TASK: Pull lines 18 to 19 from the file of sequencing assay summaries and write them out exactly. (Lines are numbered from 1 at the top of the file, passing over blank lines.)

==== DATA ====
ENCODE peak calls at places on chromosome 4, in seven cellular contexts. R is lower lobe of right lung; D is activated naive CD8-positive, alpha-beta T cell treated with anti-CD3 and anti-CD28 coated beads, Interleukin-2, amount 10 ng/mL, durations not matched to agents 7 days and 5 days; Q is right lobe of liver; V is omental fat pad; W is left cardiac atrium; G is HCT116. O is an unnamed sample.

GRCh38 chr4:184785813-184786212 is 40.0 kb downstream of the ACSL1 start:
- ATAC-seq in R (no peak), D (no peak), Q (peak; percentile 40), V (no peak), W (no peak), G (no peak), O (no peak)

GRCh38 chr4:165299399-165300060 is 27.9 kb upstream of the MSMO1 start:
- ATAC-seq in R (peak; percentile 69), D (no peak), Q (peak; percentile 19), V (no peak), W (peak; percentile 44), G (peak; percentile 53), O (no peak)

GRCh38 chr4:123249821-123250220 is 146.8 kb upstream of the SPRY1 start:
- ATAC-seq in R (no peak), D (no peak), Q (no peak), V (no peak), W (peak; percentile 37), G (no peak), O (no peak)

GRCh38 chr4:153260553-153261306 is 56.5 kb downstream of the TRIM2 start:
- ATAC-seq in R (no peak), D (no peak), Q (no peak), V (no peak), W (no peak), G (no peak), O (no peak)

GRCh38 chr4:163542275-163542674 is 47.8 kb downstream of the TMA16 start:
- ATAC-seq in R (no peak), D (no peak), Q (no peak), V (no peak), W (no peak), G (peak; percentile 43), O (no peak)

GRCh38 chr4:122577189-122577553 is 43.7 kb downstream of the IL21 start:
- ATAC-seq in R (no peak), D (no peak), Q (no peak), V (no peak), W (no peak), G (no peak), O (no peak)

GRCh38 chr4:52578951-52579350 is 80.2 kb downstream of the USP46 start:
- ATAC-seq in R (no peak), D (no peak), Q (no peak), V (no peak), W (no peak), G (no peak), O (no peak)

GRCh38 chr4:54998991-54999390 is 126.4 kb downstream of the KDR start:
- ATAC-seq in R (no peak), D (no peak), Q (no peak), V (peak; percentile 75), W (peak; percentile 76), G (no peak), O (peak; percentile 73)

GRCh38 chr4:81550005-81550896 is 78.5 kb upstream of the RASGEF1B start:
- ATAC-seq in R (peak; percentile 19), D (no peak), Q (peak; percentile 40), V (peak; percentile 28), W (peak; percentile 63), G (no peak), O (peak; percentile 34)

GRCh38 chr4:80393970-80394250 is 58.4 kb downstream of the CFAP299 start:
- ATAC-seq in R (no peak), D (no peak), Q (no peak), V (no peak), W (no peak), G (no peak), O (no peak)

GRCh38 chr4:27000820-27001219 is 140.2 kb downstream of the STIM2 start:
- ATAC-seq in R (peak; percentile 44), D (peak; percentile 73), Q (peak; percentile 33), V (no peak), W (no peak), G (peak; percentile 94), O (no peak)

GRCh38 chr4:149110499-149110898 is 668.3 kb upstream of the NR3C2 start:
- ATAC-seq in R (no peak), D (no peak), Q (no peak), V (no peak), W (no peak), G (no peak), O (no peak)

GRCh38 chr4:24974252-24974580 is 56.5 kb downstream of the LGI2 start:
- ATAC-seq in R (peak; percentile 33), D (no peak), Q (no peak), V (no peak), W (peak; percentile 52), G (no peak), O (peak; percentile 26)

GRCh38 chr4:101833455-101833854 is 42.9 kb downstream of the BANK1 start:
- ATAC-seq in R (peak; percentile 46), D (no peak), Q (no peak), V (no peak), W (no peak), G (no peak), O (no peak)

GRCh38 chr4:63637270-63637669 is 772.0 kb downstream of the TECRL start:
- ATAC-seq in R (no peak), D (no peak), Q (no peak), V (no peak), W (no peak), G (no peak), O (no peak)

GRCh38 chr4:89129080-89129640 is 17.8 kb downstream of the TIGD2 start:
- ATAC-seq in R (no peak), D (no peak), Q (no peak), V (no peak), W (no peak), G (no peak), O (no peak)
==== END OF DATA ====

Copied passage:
GRCh38 chr4:81550005-81550896 is 78.5 kb upstream of the RASGEF1B start:
- ATAC-seq in R (peak; percentile 19), D (no peak), Q (peak; percentile 40), V (peak; percentile 28), W (peak; percentile 63), G (no peak), O (peak; percentile 34)